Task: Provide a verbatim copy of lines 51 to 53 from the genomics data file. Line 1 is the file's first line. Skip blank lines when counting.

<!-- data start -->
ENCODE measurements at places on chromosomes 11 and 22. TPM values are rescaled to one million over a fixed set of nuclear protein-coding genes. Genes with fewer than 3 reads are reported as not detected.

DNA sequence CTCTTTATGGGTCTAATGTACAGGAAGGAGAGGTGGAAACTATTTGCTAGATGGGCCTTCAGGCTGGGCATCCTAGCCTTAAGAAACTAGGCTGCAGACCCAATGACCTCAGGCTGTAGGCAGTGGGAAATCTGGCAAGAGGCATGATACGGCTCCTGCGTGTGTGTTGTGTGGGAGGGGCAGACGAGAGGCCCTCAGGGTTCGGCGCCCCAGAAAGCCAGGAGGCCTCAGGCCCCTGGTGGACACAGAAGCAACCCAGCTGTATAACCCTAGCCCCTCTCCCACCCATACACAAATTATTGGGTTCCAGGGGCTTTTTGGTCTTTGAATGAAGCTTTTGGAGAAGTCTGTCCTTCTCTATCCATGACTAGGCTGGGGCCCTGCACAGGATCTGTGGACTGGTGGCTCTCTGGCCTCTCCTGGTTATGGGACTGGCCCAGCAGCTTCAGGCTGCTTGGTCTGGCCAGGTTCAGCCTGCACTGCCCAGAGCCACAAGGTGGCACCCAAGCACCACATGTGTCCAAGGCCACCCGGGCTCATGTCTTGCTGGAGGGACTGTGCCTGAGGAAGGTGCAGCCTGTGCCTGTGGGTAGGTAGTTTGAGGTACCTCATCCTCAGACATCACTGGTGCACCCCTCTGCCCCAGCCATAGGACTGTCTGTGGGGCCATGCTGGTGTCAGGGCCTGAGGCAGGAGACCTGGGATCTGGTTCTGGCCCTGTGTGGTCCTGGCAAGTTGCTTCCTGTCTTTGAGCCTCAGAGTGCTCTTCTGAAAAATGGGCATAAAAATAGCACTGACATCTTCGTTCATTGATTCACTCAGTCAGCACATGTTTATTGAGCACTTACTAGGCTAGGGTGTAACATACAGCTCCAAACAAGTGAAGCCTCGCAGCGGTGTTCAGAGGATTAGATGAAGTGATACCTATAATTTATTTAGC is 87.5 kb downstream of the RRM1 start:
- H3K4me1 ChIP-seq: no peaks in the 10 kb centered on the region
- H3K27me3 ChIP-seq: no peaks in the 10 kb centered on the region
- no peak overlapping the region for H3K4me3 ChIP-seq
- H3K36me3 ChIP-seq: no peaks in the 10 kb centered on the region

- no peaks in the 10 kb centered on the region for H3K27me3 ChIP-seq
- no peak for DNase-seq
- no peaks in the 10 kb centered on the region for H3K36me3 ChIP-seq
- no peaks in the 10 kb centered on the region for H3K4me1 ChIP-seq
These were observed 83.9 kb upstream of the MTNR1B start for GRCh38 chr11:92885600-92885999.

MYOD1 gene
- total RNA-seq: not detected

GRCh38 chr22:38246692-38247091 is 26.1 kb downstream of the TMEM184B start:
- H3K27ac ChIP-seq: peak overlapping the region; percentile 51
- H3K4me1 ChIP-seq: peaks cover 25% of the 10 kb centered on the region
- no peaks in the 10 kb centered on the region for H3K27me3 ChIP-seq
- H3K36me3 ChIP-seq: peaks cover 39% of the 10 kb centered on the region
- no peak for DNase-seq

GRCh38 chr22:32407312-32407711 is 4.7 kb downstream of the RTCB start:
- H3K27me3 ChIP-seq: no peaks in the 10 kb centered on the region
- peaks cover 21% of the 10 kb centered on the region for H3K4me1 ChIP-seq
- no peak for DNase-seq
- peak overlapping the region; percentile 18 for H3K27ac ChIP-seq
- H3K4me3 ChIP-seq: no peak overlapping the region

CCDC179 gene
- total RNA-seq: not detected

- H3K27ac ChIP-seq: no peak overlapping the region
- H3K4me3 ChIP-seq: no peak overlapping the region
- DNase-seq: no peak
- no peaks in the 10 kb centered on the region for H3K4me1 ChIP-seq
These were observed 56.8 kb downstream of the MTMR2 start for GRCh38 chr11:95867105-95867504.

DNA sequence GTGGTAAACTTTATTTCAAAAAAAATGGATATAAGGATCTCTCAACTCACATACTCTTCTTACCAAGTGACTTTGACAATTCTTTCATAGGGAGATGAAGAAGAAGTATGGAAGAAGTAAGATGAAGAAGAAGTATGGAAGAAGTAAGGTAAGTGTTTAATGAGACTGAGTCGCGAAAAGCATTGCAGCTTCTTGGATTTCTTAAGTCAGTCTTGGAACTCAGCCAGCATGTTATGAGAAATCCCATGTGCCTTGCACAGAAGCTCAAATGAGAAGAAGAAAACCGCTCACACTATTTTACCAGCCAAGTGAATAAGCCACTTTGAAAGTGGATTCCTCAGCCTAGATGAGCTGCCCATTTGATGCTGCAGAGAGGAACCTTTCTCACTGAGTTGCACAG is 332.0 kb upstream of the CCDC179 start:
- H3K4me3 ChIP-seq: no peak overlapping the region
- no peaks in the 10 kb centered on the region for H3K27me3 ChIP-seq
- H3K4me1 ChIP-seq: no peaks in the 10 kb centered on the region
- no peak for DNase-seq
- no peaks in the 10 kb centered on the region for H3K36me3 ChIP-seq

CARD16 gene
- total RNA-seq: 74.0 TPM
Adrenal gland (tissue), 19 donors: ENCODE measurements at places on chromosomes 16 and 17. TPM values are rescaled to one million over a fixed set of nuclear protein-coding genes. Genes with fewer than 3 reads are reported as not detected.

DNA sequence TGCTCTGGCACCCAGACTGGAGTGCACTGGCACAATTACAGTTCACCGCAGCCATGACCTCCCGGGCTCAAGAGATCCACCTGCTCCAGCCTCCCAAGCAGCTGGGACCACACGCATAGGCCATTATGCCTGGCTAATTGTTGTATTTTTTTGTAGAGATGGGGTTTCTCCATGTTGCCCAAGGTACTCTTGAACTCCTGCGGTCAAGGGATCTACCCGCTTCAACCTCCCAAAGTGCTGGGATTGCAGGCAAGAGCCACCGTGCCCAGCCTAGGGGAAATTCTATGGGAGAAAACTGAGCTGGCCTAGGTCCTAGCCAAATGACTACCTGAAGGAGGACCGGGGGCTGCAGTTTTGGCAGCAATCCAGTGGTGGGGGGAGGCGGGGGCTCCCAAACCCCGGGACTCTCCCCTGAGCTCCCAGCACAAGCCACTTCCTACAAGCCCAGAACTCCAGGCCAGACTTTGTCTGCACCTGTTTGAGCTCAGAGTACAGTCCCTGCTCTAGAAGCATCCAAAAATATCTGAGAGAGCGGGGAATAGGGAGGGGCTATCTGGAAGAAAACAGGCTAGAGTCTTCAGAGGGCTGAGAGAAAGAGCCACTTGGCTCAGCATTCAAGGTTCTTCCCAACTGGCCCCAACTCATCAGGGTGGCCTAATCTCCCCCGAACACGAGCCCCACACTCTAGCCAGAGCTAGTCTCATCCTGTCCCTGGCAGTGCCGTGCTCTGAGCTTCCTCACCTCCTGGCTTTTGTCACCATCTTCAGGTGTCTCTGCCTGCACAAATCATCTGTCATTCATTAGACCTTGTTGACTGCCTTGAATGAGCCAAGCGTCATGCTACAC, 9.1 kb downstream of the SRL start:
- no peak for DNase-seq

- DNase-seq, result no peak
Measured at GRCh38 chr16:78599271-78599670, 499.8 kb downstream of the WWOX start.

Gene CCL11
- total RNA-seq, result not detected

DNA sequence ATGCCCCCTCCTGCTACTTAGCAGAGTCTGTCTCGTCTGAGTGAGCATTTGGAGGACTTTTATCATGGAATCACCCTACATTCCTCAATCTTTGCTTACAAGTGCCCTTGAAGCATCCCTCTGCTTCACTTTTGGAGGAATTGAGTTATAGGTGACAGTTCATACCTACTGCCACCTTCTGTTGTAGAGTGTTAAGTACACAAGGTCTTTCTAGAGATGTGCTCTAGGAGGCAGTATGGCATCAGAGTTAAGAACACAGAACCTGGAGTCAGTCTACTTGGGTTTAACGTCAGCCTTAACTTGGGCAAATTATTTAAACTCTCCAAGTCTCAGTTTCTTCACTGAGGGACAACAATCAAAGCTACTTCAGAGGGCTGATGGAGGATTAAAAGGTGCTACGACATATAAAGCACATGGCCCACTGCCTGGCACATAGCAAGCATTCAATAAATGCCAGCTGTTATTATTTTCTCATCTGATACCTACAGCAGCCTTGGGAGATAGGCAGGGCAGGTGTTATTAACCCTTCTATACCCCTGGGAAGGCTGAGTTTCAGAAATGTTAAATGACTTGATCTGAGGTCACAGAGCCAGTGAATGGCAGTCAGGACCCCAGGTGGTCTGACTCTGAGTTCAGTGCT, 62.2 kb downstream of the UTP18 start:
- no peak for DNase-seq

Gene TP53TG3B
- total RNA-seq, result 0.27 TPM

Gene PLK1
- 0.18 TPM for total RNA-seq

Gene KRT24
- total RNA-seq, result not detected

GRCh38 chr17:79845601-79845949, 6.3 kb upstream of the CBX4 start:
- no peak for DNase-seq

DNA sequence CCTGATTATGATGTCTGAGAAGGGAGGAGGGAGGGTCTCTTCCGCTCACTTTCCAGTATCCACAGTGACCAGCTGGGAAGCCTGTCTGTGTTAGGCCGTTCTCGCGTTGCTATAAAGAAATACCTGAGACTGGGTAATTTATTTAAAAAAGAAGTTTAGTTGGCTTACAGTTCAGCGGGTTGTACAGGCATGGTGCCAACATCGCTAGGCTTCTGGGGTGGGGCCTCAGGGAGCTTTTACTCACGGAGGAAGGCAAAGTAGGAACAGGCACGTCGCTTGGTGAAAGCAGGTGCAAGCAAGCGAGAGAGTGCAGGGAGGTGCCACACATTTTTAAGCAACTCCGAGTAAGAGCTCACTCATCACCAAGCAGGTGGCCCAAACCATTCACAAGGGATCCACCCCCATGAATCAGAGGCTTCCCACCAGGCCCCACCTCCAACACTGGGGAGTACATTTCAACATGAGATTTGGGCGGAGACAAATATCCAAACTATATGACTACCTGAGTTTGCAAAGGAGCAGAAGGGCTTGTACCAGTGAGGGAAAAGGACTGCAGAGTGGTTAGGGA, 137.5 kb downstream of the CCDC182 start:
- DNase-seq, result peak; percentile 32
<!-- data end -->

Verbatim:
- total RNA-seq, result 0.27 TPM

Gene PLK1
- 0.18 TPM for total RNA-seq